“The world is indeed full of peril, and in it there are many dark places; but still there is much that is fair, and though in all lands love is now mingled with grief, it grows perhaps the greater.”
Earlier this year we took quite a random side-step away from our usual music-focused content and released a zine exploring the worlds of FromSoftware’s Soulsborne series. It was a niche passion project and we went into it knowing that there was every chance it would be a flop, but the response ended up surpassing anything we could have hoped for. That this labour of love could attract such attention opened our eyes to the fact that, no matter the topic, we’re at our best when writing about the things we’re passionate about.
As a DIY publication that we all work on around our lives and day jobs, we’re not beholden to the music industry to the extent a bigger publication might be, and the freedom to explore the areas we want to is something we really value. Thus, though music will always be our primary focus, A5 zines such as The Soulsborne Issue are becoming a way for us to hone in on a specific subject we’re interested in, and trust us when we say we have a ton of ideas in the works for future issues.
One of the first things we thought of when discussing future zine ideas was something looking at the works of Tolkien, a topic that is so engrained in the realm of heavy metal (and has been pretty much since its inception). With the Soulsborne zine, we went in with the aim to explore the series from a unique perspective, one looking at the series’ recent influence on music and that approached the games from a leftist perspective. Comparatively, Tolkien’s legendarium and The Lord of the Rings in particular have been written about to death, and finding a unique angle is perhaps a much tougher task.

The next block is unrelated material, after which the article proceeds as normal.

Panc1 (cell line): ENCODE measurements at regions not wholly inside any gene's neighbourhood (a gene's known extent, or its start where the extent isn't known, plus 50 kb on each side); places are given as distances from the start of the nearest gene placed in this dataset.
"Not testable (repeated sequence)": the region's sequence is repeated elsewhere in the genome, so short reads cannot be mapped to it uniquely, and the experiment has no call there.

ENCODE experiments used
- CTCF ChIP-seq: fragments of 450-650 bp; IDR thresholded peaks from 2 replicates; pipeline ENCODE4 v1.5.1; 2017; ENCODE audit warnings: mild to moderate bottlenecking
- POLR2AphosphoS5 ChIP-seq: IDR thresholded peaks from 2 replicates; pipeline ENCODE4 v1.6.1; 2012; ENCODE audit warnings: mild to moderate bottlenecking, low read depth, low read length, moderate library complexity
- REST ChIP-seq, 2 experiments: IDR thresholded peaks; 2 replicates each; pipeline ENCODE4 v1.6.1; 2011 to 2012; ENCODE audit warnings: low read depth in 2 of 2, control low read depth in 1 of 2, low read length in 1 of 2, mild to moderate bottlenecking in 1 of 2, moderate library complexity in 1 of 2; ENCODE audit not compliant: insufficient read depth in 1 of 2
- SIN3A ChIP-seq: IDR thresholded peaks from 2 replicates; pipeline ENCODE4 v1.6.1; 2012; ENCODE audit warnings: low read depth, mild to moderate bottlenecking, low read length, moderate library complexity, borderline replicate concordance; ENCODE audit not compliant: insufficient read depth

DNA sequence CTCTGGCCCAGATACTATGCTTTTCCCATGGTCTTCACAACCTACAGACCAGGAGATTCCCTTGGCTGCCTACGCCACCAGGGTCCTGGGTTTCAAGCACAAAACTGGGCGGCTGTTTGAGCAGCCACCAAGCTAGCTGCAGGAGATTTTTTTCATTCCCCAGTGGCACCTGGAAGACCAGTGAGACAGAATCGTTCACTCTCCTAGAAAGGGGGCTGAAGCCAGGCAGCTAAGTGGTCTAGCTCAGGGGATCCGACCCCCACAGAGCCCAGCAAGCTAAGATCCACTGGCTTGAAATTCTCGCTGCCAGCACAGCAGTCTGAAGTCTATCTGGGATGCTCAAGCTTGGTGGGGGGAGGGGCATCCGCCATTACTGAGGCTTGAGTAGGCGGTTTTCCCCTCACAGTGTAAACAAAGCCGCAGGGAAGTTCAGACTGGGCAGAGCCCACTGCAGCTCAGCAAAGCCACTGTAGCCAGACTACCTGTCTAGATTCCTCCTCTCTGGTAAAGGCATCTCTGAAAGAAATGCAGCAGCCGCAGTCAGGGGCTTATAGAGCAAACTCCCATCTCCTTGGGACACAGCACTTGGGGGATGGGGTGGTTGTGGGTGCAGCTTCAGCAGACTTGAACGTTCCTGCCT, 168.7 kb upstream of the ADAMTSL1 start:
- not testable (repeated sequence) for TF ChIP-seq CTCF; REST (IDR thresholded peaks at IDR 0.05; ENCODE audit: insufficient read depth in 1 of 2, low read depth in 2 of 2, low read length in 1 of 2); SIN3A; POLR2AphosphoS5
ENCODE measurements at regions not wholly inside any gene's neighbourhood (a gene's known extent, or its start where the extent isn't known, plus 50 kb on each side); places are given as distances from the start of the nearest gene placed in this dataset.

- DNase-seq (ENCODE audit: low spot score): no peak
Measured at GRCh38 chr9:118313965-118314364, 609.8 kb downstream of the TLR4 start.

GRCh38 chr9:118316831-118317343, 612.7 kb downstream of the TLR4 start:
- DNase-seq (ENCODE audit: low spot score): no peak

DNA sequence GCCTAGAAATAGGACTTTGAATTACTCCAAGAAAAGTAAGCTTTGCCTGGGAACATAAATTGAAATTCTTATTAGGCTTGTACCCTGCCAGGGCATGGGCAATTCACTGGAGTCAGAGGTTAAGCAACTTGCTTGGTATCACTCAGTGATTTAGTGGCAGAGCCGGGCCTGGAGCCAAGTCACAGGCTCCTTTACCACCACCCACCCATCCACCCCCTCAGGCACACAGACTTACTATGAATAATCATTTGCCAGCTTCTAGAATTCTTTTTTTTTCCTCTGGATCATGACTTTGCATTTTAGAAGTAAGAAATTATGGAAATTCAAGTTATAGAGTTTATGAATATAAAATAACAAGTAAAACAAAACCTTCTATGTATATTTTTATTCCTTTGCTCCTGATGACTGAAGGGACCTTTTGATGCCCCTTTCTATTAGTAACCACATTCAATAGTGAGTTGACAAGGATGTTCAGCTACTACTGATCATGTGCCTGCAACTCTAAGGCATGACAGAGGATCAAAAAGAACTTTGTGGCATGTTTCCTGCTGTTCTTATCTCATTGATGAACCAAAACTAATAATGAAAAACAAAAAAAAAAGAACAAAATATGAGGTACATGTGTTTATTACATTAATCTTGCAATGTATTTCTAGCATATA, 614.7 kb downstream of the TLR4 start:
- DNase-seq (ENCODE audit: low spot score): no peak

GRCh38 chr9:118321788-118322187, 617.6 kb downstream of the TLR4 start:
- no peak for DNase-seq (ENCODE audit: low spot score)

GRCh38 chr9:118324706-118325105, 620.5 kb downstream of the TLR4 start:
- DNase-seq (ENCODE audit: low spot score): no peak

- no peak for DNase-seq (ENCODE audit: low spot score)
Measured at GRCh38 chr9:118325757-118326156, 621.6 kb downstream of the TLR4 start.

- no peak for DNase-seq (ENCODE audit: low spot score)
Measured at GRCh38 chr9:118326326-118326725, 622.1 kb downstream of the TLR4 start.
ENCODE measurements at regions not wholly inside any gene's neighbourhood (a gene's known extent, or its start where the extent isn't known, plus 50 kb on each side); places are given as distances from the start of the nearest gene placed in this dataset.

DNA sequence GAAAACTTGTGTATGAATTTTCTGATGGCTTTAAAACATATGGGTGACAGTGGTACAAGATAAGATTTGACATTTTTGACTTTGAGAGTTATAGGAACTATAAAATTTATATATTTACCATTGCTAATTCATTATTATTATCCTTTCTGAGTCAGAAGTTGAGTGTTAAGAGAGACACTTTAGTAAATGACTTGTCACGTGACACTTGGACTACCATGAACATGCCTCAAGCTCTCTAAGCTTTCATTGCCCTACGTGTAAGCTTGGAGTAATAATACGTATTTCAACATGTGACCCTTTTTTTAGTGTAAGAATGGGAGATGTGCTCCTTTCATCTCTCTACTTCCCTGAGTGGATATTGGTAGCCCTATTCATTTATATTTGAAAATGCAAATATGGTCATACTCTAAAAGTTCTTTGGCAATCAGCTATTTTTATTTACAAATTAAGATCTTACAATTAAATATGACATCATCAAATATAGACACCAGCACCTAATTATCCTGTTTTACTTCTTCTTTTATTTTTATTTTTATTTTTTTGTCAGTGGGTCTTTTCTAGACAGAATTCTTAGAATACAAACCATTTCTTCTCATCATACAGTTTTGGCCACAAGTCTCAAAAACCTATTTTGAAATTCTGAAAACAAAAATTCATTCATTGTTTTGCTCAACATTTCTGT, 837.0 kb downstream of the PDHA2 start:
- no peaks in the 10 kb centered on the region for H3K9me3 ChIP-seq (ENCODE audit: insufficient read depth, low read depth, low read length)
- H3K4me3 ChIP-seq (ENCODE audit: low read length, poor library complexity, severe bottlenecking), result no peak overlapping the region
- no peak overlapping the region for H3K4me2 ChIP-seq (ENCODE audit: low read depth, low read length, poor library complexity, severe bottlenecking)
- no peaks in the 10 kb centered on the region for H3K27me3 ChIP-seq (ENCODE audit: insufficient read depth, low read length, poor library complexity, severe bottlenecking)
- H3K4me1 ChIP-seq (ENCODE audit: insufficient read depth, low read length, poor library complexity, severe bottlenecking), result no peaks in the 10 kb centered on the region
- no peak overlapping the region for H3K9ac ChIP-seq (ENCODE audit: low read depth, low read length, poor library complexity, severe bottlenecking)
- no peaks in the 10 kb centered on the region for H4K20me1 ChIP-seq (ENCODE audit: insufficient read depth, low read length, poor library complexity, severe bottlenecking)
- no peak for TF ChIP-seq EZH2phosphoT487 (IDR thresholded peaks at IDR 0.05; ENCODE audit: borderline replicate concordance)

We’ve undoubtedly walked some familiar ground over the course of this zine, but we’ve strived to approach it with some original ideas and some interesting perspectives on both Tolkien’s writings and their subsequent adaptations by the likes of Ralph Bakshi and Peter Jackson. Most of all, though, this is quite simply a collaborative effort from a team of writers and artists with a passion for these works, which we’ve examined from the perspective of music fans and those who see both the valid criticisms of Tolkien’s work and their potential as symbols of hope.
Physical copies are available now at the link above, and the digital edition will be available upon release on 30th July. Today we’re also releasing a special mystery print that can be purchased as part of a bundle with the zine here. Copies are very limited so act fast! (If you’ve already ordered the zine and want to receive the mystery print, DM us on Instagram or email firstname.lastname@example.org)
Inside the zine
Inside you’ll find a variety of content. The zine is headed up by a thinkpiece from Feminazgûl‘s Margaret Killjoy, which touches on the (hopefully unconscious) racism to be found in Tolkien’s work but mainly explores The Lord of the Rings as an allegory for power – the ring of power cannot be wielded, it can only be destroyed. There’s also an interview with Feminazgûl exploring how their reinterpretation of the Nazgûl works in a feminist context.
Elsewhere, you’ll find a piece looking at the deep conceptual ties between metal and Tolkien, as well as a deeper dive into black metal in particular, and the way that it shares a fondness for antiquity found within Tolkien’s writings. This section also includes a piece exploring an alternative perspective on Aragorn, which sidesteps the monarchist and religious themes found in his journey to instead look at the times he turns away from power. Later on, another feature explores The Shire as an example of anarchism in practise – an almost utopian ideal compared to the increasingly dystopian real world.
For movie fans, there’s a piece exploring composter Howard Shore’s breathtaking use of leitmotif in Peter Jackson’s landmark trilogy, and another that takes a nostalgic look at Ralph Bakshi’s animated adaptation. For a more lighthearted approach to the material, we also interviewed parody band Gimli, Son of Glóin, whose dizzying extreme metal uses samples from John-Rhys Davies’ Gimli, and we also spoke to Goblinsmoker and Gandalf The Green for a feature exploring LOTR’s impact on weed culture and stoner metal.
One of the zine’s longer features is an in-depth interview with The Tolkien Professor himself, Corey Olsen, who is able to bring an academic perspective to Tolkien’s expansive works. Finally, the zine is rounded out by a feature focused on the bittersweet ending of The Lord of the Rings, and the way that Tolkien had a unique understanding for how happy endings are not always wholly joyful – they bring change, and with change comes some form of loss.
Aurë entuluva! Day shall come again!